When Louisville gets into a rhythm defensively, it is as dangerous as any team in the country. Peyton Siva and Smith are a nightmare to try and drive against with the ball, and the Louisville wings have mastered the art of jumping passing lanes. For about a 10-minute stretch late in the first half and early in the second half, Louisville looked like the best team in the country.
But Kentucky didn't go away. It started with a pair of threes from Kyle Wiltjer. Then Willie Cauley-Stein made a couple of hustle plays and threw down a pair of dunks in traffic. Then Archie Goodwin finally found his way to the basket and his shooting stroke from deep. And despite digging itself into a 17-point hole, Kentucky managed to get within one possession of the Cardinals with five minutes left. Throw in a confidence-boosting 17 points from point guard Ryan Harrow, and there is actually plenty of reason to be pleased with this performance, if not the outcome, for Wildcat fans.
Kentucky's a work in progress, and as evidenced by its play on Saturday, Coach Cal's club is slowly but surely working on getting better.
The bigger issue here was the play of the Rebels. UNLV's performance in the first half was, frankly, embarrassing. The Rebels spent the first 15 minutes of the game jogging everywhere. Their offensive sets consisted of Anthony Marshall dribbling around for 20 seconds before making a pass that led directly to a forced shot. They were slow defensively and they were lackadaisical on the glass. It was the kind of performance you would expect out of an over-30 men's league team, not a top-20 team playing in the Dean Dome.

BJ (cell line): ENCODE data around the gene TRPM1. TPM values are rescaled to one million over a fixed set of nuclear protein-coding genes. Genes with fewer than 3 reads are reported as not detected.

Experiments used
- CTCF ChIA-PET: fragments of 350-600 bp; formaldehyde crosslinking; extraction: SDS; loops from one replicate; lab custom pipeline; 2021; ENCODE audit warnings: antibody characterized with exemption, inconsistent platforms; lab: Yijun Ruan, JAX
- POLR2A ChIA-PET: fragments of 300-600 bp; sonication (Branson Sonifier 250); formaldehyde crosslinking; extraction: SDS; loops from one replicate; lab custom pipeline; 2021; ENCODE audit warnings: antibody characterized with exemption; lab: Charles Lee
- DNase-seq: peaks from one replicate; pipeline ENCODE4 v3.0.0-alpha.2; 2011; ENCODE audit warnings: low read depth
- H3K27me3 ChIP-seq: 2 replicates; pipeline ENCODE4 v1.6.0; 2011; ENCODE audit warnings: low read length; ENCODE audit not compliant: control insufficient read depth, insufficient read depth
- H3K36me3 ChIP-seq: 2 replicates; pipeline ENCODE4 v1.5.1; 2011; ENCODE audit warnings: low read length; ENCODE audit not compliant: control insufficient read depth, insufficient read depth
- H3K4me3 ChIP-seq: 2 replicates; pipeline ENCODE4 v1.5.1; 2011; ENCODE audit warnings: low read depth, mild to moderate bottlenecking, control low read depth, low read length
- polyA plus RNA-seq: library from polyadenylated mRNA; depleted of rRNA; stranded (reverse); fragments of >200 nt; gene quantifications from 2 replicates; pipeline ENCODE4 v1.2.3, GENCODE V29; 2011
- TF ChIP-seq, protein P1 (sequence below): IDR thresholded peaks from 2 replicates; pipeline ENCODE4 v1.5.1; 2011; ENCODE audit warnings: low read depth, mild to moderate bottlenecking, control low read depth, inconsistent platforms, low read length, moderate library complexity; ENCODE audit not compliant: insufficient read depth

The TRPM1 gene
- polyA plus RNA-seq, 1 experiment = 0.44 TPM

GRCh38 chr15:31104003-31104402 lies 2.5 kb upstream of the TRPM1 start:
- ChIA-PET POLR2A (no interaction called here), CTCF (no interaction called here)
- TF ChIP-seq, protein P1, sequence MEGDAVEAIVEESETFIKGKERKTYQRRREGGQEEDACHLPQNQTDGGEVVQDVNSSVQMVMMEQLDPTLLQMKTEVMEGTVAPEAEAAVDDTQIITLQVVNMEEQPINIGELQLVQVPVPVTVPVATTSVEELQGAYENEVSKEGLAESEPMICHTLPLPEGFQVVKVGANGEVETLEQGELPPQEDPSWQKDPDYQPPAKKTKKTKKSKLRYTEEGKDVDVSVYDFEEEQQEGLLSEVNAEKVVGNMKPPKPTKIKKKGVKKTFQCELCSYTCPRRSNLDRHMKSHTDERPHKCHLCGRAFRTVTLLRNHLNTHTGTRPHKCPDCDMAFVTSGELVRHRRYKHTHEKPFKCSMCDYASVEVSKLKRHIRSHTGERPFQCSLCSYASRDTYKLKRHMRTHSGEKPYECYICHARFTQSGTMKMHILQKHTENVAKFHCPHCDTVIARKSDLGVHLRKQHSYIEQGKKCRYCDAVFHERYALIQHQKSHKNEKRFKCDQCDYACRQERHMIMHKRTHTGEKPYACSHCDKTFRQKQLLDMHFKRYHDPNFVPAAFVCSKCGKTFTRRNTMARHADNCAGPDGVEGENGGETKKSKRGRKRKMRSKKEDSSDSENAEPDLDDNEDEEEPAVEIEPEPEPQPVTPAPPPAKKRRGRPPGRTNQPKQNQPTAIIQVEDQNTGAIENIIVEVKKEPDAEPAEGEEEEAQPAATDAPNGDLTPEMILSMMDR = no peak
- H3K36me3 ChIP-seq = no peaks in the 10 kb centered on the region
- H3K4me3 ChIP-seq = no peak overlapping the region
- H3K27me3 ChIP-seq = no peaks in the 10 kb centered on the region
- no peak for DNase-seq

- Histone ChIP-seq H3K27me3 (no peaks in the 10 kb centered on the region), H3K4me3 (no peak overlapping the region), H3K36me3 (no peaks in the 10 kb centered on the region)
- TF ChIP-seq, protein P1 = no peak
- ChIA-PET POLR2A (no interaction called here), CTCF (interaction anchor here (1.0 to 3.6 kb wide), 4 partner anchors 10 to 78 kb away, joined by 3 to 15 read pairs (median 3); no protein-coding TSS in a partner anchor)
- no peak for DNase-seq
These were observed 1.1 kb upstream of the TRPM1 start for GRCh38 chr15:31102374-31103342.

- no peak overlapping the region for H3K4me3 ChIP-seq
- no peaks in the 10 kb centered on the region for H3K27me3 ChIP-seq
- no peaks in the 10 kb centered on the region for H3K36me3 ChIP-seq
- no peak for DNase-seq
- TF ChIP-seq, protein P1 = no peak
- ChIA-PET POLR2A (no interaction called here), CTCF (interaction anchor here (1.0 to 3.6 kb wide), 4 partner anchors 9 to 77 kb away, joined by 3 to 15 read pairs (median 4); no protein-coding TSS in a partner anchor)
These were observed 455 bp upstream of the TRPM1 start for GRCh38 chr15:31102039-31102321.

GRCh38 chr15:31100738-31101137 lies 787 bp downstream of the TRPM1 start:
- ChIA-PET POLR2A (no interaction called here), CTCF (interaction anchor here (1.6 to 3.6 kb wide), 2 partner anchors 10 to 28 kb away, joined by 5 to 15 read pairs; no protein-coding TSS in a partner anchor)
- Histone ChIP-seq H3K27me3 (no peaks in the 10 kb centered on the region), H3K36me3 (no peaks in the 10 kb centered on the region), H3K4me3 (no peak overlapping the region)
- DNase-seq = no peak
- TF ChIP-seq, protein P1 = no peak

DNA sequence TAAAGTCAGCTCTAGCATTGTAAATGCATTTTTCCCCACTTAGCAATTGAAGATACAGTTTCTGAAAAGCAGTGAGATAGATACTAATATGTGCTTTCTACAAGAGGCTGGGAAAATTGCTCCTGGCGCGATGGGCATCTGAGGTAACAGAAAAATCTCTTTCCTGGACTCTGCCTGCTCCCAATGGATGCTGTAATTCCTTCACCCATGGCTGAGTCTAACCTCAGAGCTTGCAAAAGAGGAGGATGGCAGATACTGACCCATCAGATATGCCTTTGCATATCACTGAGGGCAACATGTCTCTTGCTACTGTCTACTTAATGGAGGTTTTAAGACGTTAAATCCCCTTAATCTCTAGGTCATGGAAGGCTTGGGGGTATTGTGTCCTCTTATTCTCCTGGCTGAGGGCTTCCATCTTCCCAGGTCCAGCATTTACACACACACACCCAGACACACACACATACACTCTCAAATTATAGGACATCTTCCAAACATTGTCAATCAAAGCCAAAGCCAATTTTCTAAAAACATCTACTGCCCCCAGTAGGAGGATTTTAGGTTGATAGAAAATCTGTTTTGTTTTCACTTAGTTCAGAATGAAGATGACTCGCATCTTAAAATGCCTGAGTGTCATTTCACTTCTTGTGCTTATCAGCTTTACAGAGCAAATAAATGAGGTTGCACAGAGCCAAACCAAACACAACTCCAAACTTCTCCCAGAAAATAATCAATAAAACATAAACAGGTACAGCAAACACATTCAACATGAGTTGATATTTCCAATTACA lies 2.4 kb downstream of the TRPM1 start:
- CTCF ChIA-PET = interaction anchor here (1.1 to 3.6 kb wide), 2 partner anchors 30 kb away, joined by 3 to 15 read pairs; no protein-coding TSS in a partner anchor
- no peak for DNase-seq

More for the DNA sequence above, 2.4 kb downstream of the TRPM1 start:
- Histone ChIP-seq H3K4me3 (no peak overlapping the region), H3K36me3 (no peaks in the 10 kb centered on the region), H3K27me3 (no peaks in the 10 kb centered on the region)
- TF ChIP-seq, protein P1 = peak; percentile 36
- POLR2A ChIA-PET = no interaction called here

The Rebels made a run in the second half, but it wasn't enough. Yet again, a slow start on the road cost them. This is a storyline that UNLV fans should be familiar with, as playing outside of Vegas was UNLV's Achilles' Heel a season ago. The Rebels were 3-0 on the road heading into this game, but that included an eight-point win at Portland, a two-point win at UTEP and a one-point win at Cal. None of those performances were particularly awe-inspiring. Playing in a loaded, balanced Mountain West Conference, Dave Rice's team cannot afford go have bad nights like this.
The Broncos made a statement in the loss, however. Gonzaga is undoubtedly the favorite to win the league, but Santa Clara has the horses to challenge St. Mary's and BYU for a top-three finish in the league.